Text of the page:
Early History

Dixon was born on Nantucket Island in Massachusetts on October 5, 1925. "It was idyllic—you could always, wherever you were, hear the roar of the ocean. That sound was always there. For many years, I didn't realize it was missing when I moved to New York." At age nine he moved to Brooklyn and then Harlem. From the time he was small, he was interested in drawing and draftsmanship. "My first thing was illustration—Wyeth, Hogarth's Prince Valiant and things like that. I always drew—it started when I went to school, and that was a poor kid's thing. You don't need supplies; we used to have grocery bags and I'd cut them up to draw on. It was the same texture of paper Michelangelo and Leonardo used."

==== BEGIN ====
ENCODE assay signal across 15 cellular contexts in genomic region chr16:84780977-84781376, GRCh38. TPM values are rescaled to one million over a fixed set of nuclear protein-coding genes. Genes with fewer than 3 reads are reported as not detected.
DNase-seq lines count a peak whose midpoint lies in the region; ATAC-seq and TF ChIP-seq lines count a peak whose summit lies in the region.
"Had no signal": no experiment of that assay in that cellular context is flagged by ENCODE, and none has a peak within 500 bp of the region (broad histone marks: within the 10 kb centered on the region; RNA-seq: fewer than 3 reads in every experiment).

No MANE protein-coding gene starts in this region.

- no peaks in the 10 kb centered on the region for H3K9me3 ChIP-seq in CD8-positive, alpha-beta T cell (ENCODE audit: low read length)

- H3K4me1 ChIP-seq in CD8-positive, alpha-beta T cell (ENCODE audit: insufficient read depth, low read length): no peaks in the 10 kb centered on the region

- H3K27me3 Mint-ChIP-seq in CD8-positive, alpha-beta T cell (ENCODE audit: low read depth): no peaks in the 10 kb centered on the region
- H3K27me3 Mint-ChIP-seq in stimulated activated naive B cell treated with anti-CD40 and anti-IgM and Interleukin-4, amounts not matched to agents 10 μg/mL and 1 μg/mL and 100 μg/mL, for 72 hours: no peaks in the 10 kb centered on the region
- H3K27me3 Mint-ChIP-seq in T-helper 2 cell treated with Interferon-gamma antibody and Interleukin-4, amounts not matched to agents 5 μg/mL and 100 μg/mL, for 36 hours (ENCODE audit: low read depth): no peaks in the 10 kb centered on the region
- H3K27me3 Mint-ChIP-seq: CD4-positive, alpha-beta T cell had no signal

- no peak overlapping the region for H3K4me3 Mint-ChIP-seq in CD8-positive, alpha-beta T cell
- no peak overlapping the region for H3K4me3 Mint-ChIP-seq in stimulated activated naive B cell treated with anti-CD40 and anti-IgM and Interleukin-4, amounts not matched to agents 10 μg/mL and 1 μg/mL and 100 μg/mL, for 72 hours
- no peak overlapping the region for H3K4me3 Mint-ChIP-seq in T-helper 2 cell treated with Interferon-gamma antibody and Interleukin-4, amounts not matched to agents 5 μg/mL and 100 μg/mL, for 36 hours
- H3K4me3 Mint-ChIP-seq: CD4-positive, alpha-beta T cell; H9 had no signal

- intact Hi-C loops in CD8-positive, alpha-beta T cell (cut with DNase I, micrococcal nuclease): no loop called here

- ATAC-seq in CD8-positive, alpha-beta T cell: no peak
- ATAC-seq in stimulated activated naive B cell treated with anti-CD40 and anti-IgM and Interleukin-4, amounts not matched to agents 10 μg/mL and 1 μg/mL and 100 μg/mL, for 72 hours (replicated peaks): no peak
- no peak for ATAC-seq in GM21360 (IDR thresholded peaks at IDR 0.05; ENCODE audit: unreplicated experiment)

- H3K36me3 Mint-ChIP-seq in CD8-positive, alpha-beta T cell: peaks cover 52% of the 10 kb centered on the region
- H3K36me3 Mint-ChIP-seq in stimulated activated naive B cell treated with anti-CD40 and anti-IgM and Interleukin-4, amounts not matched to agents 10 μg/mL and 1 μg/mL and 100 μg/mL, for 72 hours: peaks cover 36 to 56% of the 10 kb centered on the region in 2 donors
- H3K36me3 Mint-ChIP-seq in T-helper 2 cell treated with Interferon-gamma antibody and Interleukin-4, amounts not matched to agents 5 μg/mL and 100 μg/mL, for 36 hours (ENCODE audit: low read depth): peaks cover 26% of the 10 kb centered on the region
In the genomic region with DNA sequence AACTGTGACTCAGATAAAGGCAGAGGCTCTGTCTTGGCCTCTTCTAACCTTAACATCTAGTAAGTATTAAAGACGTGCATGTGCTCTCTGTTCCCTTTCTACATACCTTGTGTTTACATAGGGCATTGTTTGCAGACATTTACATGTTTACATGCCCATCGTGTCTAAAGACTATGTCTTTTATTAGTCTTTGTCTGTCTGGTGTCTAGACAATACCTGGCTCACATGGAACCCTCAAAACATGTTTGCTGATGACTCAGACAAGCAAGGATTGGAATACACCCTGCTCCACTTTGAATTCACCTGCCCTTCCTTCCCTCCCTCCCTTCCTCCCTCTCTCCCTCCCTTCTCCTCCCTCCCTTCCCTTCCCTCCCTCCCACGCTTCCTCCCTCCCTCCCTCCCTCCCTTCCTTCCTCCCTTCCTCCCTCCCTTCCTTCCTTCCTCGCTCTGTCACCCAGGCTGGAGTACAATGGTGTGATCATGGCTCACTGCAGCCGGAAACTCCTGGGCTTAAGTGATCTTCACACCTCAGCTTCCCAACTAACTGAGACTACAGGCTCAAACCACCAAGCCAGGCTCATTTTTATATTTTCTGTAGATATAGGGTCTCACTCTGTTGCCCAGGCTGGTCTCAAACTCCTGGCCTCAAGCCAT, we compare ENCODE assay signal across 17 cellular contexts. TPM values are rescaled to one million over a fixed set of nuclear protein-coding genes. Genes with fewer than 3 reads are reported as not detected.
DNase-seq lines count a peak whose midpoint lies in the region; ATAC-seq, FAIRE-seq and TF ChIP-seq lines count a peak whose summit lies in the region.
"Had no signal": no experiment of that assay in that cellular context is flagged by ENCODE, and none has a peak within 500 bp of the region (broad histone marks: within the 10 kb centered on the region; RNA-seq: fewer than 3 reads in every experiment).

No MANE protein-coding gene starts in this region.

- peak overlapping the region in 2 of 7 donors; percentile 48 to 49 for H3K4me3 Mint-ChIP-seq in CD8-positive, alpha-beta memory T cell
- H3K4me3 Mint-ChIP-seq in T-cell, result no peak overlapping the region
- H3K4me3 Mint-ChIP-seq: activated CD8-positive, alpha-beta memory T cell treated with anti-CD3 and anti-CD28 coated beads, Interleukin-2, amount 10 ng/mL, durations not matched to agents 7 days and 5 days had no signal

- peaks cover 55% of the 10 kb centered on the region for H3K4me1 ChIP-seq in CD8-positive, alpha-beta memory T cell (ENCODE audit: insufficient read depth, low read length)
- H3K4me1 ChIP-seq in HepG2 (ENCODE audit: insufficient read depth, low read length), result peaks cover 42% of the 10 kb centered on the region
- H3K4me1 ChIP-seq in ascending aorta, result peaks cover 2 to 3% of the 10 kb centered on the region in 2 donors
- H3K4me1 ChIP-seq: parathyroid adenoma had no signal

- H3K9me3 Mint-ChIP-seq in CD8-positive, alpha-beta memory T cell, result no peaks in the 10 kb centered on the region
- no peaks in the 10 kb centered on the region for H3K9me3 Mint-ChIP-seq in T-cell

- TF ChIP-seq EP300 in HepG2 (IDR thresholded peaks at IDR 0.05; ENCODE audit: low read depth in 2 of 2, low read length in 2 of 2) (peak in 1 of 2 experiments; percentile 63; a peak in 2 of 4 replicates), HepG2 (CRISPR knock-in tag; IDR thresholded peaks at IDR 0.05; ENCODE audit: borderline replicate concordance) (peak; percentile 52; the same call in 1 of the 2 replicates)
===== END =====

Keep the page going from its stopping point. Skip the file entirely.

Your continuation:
Though one might assume that Depression-era New York wasn't a place for a child—especially a black kid growing up in Harlem—to get "culture," it wasn't a problem for the young Dixon. He lived only a block from the New York Public Library's Schomburg Collection on 135th St. between 7th and Lenox Avenues, which had murals by Aaron Douglas, the first black visual artist he saw. He would take a daily allotment of books from the library, and his mother taught him from early on that there was no distinction between adults' books and children's—"If you wanted to read it, you read it." Though not growing up with material wealth, Dixon's family never instilled in him any sense of poverty. "The way I was brought up was very poor and very proud, and the one thing they said which was hard to take at the time was, 'William, you don't have to do anything you don't want to do.'" Early on, he was taught a value system that offered a huge amount of resolve and strength of character, something that has served him inordinately well in the climate of this music.